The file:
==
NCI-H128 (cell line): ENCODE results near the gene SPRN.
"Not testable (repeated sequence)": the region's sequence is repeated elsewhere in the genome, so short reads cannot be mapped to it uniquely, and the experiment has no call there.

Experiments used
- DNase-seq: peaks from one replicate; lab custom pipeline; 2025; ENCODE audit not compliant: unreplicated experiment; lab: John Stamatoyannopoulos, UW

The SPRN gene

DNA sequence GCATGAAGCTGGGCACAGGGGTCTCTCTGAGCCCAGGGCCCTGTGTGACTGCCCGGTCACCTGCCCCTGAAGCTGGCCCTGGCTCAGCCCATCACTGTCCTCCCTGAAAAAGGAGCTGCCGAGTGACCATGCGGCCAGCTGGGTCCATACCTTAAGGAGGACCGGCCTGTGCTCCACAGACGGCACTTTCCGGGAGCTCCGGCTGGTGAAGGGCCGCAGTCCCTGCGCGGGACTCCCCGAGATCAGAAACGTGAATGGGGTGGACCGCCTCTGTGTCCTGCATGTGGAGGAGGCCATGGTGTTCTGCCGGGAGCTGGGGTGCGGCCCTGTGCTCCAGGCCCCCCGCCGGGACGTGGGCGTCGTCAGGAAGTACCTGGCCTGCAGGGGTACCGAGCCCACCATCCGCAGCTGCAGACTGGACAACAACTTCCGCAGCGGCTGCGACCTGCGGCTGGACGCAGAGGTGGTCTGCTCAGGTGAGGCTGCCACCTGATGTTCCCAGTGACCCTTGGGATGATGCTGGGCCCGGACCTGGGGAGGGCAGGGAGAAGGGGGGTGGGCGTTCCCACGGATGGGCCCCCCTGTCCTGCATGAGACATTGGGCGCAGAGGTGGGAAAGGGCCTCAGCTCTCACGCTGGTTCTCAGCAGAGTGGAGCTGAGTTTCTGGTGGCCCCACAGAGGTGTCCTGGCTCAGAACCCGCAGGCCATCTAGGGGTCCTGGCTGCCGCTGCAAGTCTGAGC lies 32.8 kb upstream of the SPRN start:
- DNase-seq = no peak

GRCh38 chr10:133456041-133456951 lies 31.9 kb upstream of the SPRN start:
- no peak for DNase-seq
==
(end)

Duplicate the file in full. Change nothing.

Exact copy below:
NCI-H128 (cell line): ENCODE results near the gene SPRN.
"Not testable (repeated sequence)": the region's sequence is repeated elsewhere in the genome, so short reads cannot be mapped to it uniquely, and the experiment has no call there.

Experiments used
- DNase-seq: peaks from one replicate; lab custom pipeline; 2025; ENCODE audit not compliant: unreplicated experiment; lab: John Stamatoyannopoulos, UW

The SPRN gene

DNA sequence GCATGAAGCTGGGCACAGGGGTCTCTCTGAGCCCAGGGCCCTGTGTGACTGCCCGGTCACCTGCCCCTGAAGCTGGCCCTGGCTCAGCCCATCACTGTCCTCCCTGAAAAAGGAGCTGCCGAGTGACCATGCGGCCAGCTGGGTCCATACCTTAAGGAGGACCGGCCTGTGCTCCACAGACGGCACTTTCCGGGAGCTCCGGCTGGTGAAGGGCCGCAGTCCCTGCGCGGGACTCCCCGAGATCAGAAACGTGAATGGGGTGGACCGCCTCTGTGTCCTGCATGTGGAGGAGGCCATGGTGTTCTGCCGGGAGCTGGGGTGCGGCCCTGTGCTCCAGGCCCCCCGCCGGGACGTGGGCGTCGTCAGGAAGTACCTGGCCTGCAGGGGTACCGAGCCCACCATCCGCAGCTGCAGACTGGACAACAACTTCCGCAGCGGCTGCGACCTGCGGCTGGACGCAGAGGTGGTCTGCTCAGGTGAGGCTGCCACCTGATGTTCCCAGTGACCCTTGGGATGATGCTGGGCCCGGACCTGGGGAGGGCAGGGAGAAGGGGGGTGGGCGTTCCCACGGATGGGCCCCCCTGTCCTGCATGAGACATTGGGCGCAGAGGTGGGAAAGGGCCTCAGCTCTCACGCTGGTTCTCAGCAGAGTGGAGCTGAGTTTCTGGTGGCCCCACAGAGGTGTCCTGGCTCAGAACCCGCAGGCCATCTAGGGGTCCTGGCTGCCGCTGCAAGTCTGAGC lies 32.8 kb upstream of the SPRN start:
- DNase-seq = no peak

GRCh38 chr10:133456041-133456951 lies 31.9 kb upstream of the SPRN start:
- no peak for DNase-seq